You've Heard Of Ghosting A Party—But Have You Ghosted A Canyon?

Before this trip, I had never heard the individual wingbeats of a turkey vulture. The raspy whoosh, like someone beating a long-bristled broom, bounced off the canyon walls. Seven of us sat in the sand in an officially unnamed canyon on the south side of Lake Powell, about to rappel in. Below us, a canyon unfurled, the cross-bedded Navajo sandstone twisting out of sight. We were alone for miles in any direction, without even evidence of anyone else. It felt like we were the only people on Earth.

When you think of wilderness, what picture floats into your head? Is it a windswept meadow beneath a mountain range? A lush forest, with moss clinging to trees and rocks? Or perhaps a sea of slickrock, dotted with the occasional stunted juniper, quiet enough to hear the raspy wing beats of a turkey vulture?

Regardless of the setting of your ideal wild place, there is something conspicuously missing from that image: people. This seems so central to the idea of wilderness that the United States Congress even included it into the 1964 Wilderness Act:

“A wilderness… is hereby recognized as an area where the earth and its community of life are untrammeled by man, where man himself is a visitor who does not remain…..without permanent improvements or human habitation….” The concept of wilderness is central to our ideals as an outdoor community.

But despite our best intentions, we often alter the places we go. It’s a compromise we all deal with, because exploring amazing places without leaving a trace is just a bit more challenging. Leaving that canyon by Lake Powell just how we found it, so other people could also have a sense of wilderness? It would take a bit more work than regular canyoneering—let me tell you about ghosting.

You may have heard someone talking about ghosting a party—leaving without saying goodbye, slipping out without anyone noticing. Well, there’s a version of that for canyoneering. Normally, while descending a canyon, canyoneers thread ropes through bolts or use webbing wrapped around natural features, like trees or chockstones. Instead, ghosting a canyon is descending a technical canyon with out leaving anything, as if only ghosts passed through. The ghosting ethic extends beyond the challenge of natural anchors in a canyon, which itself can add risk and challenge, as anyone who’s rappelled off a half-buried cairn can tell you.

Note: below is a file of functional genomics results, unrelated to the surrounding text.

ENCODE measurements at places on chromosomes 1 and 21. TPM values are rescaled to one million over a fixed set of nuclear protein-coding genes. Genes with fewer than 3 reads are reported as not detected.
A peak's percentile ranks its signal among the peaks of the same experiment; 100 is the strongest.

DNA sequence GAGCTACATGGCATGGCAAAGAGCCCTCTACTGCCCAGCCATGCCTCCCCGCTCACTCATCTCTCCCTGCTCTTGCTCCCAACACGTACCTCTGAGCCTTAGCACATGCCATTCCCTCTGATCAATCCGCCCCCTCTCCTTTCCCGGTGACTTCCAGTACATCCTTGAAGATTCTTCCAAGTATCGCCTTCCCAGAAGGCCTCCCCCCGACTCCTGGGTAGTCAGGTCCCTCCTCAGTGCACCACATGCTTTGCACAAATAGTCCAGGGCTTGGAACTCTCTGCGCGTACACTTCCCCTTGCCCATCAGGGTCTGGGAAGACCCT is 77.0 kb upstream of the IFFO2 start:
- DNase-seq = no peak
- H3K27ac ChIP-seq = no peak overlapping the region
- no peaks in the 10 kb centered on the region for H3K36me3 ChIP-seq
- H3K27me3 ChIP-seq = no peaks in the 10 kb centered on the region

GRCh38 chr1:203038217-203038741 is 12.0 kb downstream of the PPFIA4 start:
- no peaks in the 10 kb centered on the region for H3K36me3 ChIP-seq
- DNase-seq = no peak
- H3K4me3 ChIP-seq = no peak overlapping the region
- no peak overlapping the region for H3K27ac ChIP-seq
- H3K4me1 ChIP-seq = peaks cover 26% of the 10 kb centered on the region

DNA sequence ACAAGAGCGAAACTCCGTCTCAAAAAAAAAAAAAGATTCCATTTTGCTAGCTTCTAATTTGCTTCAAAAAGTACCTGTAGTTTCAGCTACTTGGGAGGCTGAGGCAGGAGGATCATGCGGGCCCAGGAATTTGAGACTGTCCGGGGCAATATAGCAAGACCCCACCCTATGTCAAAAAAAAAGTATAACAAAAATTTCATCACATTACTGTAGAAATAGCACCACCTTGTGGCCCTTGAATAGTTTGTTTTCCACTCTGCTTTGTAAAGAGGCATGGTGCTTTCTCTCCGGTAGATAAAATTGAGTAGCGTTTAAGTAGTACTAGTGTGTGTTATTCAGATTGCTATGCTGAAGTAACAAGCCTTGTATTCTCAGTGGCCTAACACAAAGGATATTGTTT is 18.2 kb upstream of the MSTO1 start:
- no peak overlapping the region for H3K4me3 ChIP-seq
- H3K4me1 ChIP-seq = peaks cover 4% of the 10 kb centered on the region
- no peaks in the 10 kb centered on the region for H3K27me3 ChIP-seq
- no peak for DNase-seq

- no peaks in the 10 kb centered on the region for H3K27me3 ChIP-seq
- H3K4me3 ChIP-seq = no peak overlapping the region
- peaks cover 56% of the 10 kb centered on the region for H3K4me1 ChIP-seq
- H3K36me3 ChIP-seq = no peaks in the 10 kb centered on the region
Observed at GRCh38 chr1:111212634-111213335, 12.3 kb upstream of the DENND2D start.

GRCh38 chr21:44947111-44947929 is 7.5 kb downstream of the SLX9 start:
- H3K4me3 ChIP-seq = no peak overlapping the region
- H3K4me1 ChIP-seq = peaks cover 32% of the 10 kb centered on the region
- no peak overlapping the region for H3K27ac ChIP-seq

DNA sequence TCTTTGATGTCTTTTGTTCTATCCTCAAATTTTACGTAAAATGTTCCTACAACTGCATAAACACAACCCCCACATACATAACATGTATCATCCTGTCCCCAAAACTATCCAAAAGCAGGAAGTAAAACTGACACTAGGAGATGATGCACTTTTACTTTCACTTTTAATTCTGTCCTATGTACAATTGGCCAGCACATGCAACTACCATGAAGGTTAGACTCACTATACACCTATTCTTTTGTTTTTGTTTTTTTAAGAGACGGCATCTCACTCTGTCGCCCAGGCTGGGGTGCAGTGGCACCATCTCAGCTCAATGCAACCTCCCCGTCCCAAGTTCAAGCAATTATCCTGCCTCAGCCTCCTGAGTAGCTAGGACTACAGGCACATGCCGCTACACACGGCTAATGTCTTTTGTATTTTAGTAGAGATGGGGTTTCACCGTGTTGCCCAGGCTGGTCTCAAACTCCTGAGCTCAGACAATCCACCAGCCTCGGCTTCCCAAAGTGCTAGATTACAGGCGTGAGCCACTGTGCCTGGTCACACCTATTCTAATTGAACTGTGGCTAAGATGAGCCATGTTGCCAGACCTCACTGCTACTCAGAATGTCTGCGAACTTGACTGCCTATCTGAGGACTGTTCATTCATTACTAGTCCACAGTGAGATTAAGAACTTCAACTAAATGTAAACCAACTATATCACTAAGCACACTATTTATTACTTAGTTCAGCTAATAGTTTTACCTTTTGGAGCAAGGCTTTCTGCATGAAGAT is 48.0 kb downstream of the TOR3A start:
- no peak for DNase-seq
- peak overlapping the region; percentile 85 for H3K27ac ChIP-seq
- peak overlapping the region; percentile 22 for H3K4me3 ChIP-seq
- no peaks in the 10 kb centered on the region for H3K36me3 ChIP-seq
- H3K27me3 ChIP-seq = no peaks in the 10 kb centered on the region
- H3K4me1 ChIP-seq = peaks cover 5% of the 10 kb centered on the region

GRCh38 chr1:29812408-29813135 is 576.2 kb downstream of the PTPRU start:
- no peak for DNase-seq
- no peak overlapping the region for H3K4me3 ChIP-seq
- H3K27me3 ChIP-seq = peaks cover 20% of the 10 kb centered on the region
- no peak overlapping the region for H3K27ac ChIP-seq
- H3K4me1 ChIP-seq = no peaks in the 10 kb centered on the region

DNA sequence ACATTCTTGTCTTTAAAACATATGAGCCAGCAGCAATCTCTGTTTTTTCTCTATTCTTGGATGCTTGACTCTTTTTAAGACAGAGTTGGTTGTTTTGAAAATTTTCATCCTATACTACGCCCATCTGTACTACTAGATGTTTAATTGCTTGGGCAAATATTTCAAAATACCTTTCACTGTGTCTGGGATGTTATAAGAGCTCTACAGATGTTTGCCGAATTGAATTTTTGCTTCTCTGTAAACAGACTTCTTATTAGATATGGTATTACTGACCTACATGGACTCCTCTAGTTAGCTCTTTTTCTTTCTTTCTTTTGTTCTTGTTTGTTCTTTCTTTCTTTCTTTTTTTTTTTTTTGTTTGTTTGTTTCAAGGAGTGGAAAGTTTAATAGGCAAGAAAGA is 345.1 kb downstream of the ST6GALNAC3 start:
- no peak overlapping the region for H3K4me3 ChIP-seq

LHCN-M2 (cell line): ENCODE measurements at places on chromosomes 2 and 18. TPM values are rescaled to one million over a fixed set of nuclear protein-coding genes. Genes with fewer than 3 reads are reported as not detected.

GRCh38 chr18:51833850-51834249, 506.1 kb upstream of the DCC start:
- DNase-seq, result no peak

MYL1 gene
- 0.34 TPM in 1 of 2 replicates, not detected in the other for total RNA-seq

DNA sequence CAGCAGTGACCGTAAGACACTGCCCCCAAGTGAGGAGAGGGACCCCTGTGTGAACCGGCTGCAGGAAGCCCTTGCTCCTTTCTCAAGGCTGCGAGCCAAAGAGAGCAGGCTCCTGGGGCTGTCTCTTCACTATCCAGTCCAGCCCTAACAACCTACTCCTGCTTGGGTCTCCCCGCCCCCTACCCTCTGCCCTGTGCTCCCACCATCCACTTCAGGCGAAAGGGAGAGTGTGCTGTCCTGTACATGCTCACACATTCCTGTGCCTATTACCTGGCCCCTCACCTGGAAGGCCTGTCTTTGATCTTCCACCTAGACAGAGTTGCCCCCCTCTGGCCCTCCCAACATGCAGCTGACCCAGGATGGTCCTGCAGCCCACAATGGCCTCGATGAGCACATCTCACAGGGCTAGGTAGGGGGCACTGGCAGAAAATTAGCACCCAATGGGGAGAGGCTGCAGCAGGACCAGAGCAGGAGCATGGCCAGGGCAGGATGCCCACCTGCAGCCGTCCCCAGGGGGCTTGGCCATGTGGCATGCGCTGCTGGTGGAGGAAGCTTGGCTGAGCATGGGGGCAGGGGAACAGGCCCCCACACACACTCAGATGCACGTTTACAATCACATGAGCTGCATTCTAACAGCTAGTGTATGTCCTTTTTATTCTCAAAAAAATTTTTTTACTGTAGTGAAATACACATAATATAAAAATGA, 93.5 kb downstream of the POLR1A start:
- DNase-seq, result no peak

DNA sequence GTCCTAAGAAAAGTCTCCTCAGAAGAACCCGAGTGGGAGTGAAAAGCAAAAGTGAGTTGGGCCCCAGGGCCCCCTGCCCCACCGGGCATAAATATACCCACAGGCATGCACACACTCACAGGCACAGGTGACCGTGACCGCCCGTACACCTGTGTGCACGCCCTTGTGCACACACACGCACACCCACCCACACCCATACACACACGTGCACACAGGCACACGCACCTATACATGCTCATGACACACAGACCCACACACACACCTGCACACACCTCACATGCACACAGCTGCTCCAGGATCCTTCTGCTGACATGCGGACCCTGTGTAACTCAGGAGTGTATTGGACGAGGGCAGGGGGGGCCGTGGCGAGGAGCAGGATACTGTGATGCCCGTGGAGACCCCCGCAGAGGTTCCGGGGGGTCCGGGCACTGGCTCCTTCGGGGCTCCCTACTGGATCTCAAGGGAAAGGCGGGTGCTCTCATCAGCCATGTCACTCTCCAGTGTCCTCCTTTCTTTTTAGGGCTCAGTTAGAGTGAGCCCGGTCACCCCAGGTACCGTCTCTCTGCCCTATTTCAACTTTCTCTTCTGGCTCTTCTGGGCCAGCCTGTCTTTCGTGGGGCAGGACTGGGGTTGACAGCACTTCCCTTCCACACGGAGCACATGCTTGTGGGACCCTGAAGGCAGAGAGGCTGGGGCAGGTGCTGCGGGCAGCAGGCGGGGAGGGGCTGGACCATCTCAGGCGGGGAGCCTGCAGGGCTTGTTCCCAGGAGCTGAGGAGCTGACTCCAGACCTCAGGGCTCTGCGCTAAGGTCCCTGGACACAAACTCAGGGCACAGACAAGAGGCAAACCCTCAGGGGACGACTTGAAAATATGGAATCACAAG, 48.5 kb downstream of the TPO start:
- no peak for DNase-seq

Still, nylon slings eventually become trash, and tend to multiply into rats’ nests. Ghosting elevates canyoneering beyond “hike-apelling” into a sort of extreme practice of leave no trace, with the ingenuity of aid climbing. It has forced the canyoneering community to come up with ingenious techniques and equipment to live up to the standard of ghosting a canyon. Just the way the clean climbing revolution forced climbers to invent ways to protect themselves without hammering pitons into the rock.

When ghosting, each party gets to feel as if they are the first humans to visit. No slings or bolts to crowd out the sense of wildness. The canyons stay as nature created them, and each party gets to experience the same level of adventure as the first party. Besides, there’s nothing more adventurous feeling than rappelling off a bag full of water.

What if ghosting extended beyond the mouth of canyons, and into the rest of our lives? We live in an era of constant documentation which leaves few rocks unturned, and few locations unshared, which only increases accessibility and traffic, and therefore impact. Maybe we should leave a few canyons like ghost stories, to be shared only by word of mouth, or even just cryptic topo lines and a waypoint, left for the intrepid few to confront on their own.

As with every ethic, it’s not appropriate everywhere all the time. Sometimes slings, or even bolts, are necessary. Not all canyons should, or even can, be ghosted. As with every ethic, there’s a lot of grey area, and a spectrum of appropriateness.  Still, I think leaving some blank spots on the map—and some canyons still looking untouched—is a pretty nice idea.